Henry Hyde, R-IL, chairman of the House Judiciary Committee, this week expressed concern over the recently announced tentative agreement between the U.S. Postal Service and Federal Express.
In a letter to assistant U.S. attorney general Joel Klein, who yesterday announced his resignation, Hyde said “The negotiation, raises a variety of antitrust concerns.”
If the USPS were a private entity, any final alliance would require scrutiny by the antitrust division, Hyde said. But he said it is by no means clear that the USPS could enjoy antitrust immunity as an instrumentality of the federal government, and “any final alliance may try to use the postal service's potential immunity as a shield against antitrust scrutiny.”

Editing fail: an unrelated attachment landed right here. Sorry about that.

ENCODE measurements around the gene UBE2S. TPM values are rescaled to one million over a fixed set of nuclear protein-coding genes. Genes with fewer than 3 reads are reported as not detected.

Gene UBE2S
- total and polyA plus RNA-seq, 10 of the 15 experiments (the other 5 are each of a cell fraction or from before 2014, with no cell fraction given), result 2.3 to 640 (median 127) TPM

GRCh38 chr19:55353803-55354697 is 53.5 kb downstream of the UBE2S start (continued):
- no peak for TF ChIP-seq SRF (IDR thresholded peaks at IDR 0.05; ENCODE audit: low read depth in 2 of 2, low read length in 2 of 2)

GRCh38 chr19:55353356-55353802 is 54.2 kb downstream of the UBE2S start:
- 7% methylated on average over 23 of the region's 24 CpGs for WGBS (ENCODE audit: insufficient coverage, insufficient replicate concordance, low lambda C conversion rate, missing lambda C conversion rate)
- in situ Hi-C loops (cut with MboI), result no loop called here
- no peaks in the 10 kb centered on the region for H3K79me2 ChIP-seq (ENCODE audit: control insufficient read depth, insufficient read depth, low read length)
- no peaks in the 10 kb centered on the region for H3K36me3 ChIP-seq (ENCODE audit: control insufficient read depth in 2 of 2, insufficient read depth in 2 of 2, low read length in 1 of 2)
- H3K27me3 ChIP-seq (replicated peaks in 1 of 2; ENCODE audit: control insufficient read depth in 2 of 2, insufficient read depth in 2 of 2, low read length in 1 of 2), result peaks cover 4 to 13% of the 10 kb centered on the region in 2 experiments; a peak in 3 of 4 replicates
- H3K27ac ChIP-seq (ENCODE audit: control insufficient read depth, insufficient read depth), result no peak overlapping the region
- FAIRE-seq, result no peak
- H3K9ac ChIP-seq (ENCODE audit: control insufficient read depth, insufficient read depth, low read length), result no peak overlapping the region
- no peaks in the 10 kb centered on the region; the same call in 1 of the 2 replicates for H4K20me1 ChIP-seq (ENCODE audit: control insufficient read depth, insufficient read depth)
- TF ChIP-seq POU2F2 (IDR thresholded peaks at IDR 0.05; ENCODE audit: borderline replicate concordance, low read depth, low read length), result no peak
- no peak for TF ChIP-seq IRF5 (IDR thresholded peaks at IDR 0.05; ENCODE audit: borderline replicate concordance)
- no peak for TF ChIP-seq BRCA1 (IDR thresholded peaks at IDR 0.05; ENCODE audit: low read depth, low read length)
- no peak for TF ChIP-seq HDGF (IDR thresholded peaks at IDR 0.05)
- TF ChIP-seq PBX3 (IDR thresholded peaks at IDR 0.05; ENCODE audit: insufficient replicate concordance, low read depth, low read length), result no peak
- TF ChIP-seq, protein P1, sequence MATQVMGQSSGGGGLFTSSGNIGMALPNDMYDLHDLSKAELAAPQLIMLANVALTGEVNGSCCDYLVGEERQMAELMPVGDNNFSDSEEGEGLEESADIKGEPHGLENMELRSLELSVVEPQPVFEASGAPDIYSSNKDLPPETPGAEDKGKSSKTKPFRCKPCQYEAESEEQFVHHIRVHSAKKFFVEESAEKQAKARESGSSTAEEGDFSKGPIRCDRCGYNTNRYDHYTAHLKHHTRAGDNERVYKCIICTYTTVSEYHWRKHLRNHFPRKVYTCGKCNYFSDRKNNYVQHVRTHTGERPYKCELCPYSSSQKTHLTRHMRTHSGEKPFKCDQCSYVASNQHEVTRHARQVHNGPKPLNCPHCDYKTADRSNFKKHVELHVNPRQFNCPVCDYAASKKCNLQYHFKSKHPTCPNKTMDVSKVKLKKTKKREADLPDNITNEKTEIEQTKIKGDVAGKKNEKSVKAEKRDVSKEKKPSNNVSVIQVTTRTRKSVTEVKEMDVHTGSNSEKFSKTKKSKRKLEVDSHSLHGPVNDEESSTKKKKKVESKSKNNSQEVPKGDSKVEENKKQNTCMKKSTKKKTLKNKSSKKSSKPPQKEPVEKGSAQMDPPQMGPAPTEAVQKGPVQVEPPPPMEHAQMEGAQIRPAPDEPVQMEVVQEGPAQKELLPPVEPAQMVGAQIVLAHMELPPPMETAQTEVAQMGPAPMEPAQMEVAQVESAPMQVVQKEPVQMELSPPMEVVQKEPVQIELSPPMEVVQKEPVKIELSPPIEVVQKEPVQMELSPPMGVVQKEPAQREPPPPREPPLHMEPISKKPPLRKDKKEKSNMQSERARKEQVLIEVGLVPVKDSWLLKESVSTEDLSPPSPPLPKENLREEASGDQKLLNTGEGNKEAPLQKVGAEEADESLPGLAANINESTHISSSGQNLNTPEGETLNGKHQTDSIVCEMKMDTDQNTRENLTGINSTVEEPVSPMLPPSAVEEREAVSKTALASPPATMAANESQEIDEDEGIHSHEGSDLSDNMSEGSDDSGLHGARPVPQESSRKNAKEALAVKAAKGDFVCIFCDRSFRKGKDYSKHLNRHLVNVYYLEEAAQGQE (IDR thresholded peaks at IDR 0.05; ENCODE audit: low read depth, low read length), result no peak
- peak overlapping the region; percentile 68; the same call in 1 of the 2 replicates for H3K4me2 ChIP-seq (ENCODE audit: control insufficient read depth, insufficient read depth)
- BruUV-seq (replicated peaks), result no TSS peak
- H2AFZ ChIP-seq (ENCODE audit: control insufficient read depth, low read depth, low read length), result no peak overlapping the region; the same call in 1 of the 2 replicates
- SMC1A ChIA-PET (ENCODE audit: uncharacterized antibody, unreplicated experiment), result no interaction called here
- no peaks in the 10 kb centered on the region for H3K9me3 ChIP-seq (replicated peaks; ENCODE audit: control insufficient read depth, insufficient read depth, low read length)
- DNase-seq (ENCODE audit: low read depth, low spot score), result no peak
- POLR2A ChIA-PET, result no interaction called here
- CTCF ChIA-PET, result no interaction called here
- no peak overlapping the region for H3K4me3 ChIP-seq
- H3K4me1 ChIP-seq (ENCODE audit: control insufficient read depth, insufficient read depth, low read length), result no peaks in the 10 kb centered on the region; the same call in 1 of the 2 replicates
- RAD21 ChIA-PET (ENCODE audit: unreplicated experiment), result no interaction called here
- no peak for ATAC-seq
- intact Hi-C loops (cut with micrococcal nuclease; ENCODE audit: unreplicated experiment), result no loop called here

Aside from antitrust concerns, Hyde said that any such alliance should protect the rights of workers from competing companies, such as the United Parcel Service, as well as USPS and FedEx workers.
In the letter, Hyde said he is also becoming increasingly concerned about the USPS' antitrust status. For example, he said he has heard competitive concerns raised about the agency's activities with respect to commercial mail-receiving agencies.
“As we go forward, I believe that we must reexamine the continued viability of the postal service's potential antitrust immunity if it is to compete against private business.”
In addition, James Hoffa, president of the International Brotherhood of the Teamsters, wrote a letter to President Clinton yesterday that raised similar concerns. Hoffa urged Clinton to have the “Department of Justice review this matter before the USPS Board of Governors considers the proposal.”